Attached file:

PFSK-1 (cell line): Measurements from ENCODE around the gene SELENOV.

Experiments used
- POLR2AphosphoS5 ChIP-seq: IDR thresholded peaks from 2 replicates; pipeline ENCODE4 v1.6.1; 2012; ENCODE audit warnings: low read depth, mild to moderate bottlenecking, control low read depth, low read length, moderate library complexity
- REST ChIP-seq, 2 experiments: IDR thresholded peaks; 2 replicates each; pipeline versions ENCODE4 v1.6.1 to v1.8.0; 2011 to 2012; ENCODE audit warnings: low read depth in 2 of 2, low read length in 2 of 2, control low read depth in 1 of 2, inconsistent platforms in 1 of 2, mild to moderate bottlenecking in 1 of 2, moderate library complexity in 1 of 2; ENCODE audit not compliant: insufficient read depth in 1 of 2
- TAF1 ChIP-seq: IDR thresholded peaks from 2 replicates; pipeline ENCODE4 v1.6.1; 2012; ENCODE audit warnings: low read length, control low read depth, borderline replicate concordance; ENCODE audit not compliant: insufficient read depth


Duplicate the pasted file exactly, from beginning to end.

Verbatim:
PFSK-1 (cell line): Measurements from ENCODE around the gene SELENOV.

Experiments used
- POLR2AphosphoS5 ChIP-seq: IDR thresholded peaks from 2 replicates; pipeline ENCODE4 v1.6.1; 2012; ENCODE audit warnings: low read depth, mild to moderate bottlenecking, control low read depth, low read length, moderate library complexity
- REST ChIP-seq, 2 experiments: IDR thresholded peaks; 2 replicates each; pipeline versions ENCODE4 v1.6.1 to v1.8.0; 2011 to 2012; ENCODE audit warnings: low read depth in 2 of 2, low read length in 2 of 2, control low read depth in 1 of 2, inconsistent platforms in 1 of 2, mild to moderate bottlenecking in 1 of 2, moderate library complexity in 1 of 2; ENCODE audit not compliant: insufficient read depth in 1 of 2
- TAF1 ChIP-seq: IDR thresholded peaks from 2 replicates; pipeline ENCODE4 v1.6.1; 2012; ENCODE audit warnings: low read length, control low read depth, borderline replicate concordance; ENCODE audit not compliant: insufficient read depth